I believe that there is neither “The Way” nor “God’s Way” to raise children. There is no formula for success. But that does not mean that there are not good practices and bad practices. Indeed, there are things that generally work and things that generally do not work. This book is devoted to clarifying the difference.

However, the key to being a good parent is the pursuit of more effective practices and attitudes. We need to be seeking a better way by praying for wisdom, talking with other devoted parents, reading various books, observing happy families, and trying to improve the way we help our kids grow up well. We can’t get complacent. We can’t just be ourselves. We need to become better lovers and leaders of our kids, and I believe we will find our way if we keep on.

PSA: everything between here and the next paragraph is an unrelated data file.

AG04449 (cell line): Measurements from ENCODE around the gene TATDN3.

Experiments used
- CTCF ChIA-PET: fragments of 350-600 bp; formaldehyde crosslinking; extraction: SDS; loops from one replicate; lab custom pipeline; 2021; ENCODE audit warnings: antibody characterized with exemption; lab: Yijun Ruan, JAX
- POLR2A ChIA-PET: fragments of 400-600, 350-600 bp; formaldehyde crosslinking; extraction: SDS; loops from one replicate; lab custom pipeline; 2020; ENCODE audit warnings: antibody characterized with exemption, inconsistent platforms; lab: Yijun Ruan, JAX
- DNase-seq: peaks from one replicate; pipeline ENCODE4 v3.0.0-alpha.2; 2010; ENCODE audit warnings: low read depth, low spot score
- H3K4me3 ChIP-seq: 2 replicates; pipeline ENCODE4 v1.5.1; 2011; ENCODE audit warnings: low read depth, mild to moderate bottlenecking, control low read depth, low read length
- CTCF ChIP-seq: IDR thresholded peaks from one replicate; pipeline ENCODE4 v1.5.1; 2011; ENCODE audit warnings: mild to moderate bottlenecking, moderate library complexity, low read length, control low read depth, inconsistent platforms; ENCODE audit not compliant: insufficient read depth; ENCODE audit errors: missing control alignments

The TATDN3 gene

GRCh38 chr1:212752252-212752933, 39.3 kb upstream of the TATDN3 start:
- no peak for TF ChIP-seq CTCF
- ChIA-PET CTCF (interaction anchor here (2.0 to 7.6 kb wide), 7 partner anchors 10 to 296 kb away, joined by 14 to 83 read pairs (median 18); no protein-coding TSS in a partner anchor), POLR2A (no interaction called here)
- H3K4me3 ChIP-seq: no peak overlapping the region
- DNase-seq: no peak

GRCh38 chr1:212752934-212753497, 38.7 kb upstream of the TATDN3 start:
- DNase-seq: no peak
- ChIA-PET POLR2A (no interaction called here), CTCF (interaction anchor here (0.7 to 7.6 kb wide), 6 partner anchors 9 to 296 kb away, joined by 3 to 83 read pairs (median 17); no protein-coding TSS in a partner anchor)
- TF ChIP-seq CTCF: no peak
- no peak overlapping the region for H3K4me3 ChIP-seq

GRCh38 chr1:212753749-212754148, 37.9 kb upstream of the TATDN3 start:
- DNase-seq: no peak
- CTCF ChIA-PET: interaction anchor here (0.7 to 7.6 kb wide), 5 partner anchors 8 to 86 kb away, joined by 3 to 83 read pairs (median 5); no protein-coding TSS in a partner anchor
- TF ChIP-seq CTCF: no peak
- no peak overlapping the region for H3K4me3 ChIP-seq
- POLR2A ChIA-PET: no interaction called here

The real danger is for parents who do not examine their ways. Continue reading “Embracing Parenting”

Protecting Kids From the Inside Out

Unlike consumer products, parenting comes without instructions or guarantees. We all want our children to grow up happy, healthy, successful, and involved with positive-minded family and friends. However, our children live in a broken world, and it has a way of breaking young people, sooner or later, one way or another. But there is real hope because some young people do indeed grow up well. So, what’s a parent to do, in the face of the sinful human nature and a toxic popular culture, to raise a truly healthy young adult?

We tend to focus on what we can implement to protect our kids by setting appropriate boundaries, establishing positive activities, and providing safe environments in which our kids can grow. While those are all important aspects of raising “good kids,” they are not enough.